Rhododendrons & Azaleas

Posted by on 18 November 2019

These plants form a branch of the ericaceae family and can offer a wide variety of plant sizes, flower colours, foliage types and plant forms, as well as lending themselves to interesting groupings. They associate well with other plants that enjoy similar conditions: ie Maples, Dogwoods and Magnolias, Camellias, Pieris, Daphnes and small woodland bulbs and Perennials.

Rhododendrons come in many shapes and forms. Some small growers are mountain plants and make great plants for growing in the alpine garden, while others make attractive house plants. In this brochure we mainly list the better-known traditional Rhododendrons but even these vary tremendously in colour, foliage and form.

As a guide, the smaller the leaves the more sun they require, while the larger the leaves the more shade and shelter is appreciated. Any questions, please ask one of the team at Blue Mountain Nurseries- we’re here to help.

Miniature Rhododendrons

This is a name we have coined for a group of Rhododendrons that have small leaves, and often, many small flowers. It also encompasses most of the alpine Rhododendrons. Like the miniature roses these Rhododendrons cover all the height sizes, i.e. really dwarf to medium growers and even some up to 2m plus. Most of these mini Rhododendrons will stand the sun and are hardier in windy and frosty conditions.

Miniature rhododendrons do not like deep mulch or clay soils and they should be grown in a raised area. The soil should be raised with peat and bark as described below. As these plants are usually a year younger than their larger cousins they are priced from $15.00 - $25.00.

Planting and Soil Preparation

Rhododendrons must have some sun to flower well, especially the small-leaved varieties. Rhododendrons require constant moisture and prefer humidity, so that a site sheltered from drying winds, particularly from the north west, is crucial. Dappled shade, especially in the hot part of the day is preferred for the larger leaved varieties.

A well-drained soil is essential as Rhododendrons will not survive in boggy ground. The fine feeding roots are killed if the soil becomes saturated for even a day or so and although the plants may appear healthy for a considerable time, the first burst of hot weather will cause their collapse.

An ideal soil therefore is one which is light, porous and free-draining, yet able to retain sufficient moisture for the plant's needs. This can be achieved by the incorporation of peat moss liberally with the soil (one-part peat to two parts soil is not too much). In recent years we have found a mixture of 1/2 peat and 1/2 fine bark to be an ideal media to grow our Rhododendrons and Azaleas in. We now manufacture this especially for this purpose and sell both in bag lots and in bulk. In many areas, particularly in clay soils, where water does not drain away quickly, we strongly advise raising beds 15cm above the ground with this media. When planting is complete, finish with a mulch of pea straw- this will feed the plants and suppress the weeds.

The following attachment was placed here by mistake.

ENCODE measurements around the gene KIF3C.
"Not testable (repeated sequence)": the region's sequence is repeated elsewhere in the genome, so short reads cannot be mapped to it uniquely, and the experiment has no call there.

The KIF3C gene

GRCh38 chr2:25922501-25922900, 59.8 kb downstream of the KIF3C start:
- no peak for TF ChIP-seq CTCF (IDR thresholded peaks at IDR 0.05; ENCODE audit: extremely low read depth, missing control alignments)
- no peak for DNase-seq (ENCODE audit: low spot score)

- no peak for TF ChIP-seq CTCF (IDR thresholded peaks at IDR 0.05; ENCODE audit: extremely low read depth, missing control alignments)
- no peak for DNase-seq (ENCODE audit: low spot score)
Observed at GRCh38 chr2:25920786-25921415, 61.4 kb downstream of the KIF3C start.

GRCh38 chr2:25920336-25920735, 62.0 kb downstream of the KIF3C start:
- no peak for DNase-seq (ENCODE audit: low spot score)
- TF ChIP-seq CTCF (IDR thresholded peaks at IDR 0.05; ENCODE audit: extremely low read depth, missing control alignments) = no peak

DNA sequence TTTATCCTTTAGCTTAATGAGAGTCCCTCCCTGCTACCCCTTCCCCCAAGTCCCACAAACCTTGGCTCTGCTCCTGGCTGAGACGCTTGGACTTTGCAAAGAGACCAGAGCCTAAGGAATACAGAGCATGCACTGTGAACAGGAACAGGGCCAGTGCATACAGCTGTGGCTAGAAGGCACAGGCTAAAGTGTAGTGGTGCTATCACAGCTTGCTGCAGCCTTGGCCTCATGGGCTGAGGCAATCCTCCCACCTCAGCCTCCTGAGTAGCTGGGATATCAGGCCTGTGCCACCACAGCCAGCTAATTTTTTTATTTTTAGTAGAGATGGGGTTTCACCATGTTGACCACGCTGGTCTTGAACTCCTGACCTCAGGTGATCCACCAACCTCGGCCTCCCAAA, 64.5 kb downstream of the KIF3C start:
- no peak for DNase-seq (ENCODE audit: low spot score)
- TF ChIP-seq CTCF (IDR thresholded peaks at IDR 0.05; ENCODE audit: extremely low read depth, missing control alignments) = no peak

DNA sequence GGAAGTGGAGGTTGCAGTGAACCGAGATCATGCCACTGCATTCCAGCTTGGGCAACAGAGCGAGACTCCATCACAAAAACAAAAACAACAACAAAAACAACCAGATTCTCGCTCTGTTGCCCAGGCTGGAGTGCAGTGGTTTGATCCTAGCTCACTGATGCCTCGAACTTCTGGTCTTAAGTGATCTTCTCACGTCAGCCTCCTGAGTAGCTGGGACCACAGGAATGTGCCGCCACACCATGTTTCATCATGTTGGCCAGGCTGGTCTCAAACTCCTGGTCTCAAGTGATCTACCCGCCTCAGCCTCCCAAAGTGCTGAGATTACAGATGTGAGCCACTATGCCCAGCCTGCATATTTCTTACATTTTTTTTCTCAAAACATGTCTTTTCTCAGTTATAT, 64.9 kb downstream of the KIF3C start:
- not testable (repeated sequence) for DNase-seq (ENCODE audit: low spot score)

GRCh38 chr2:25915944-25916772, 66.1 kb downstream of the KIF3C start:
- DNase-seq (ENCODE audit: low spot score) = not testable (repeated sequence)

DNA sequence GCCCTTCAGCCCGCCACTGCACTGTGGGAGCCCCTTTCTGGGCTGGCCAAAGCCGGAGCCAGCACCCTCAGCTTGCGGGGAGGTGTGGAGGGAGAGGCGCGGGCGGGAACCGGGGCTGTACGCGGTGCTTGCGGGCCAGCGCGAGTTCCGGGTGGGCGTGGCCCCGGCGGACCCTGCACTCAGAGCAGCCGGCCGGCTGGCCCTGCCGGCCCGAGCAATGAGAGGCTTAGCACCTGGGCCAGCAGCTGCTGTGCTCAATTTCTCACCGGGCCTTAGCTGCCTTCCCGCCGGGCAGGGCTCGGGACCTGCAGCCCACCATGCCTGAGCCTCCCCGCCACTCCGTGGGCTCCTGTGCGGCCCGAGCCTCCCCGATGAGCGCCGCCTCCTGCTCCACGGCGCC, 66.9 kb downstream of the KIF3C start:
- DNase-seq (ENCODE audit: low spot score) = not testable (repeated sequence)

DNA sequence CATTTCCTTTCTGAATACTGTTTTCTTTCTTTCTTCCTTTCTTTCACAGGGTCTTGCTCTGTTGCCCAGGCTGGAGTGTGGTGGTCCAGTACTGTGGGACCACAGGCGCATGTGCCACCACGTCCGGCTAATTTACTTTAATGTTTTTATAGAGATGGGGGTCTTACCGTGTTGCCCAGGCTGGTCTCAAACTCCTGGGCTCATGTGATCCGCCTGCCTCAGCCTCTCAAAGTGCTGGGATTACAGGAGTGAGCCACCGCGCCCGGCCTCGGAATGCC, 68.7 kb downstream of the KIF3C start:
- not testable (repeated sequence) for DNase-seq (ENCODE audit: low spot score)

Rhododendrons need a soil that is constantly moist and because they are shallow rooted, need frequent watering in hot dry weather. Providing that the drainage is good, it is difficult to overwater a Rhododendron. Mulching to keep the roots cool and moist is extremely beneficial. Loose material that allows air and water to penetrate, such as rotted sawdust or bark, are ideal. Never allow lawn clippings to become slimy and fresh animal manures can mean a quick death for any Rhododendron.


Rhododendrons do not need a rich soil. We recommend light application (i.e. a handful per average sized plant) of 2 parts blood and bone and 1-part superphosphate fertiliser, at the end of September and again in late January. DO NOT ADD FERTILISER TO THE SOIL WHEN PLANTING: peat/bark is all that is required.

Additional Points

1. Because Rhododendrons are surface rooting, avoid hoeing or cultivating close to the plant. A good mulch will suppress most weeds.

2. Dry brown edges on tops of the leaves are a sign of drying, normally caused by excessive wind and sun. This can only be remedied by providing additional shelter or shifting the plant to a more sheltered spot. Too much fertiliser may also cause this problem.

3. Rhododendrons are easily shifted as they have a fine root system which can be kept intact. This is best done in the Autumn or Winter, or when conditions are cool and moist.

4. After flowering the old flower heads should be gently twisted off, as this promotes improved flowering the following year. Young plants should be pinch pruned if they are not naturally bushy varieties. This is done just after flowering or when the new shoots appear.

5. Most larger growing varieties may take several years to flower - do not despair if yours do not flower immediately. Good things take time!

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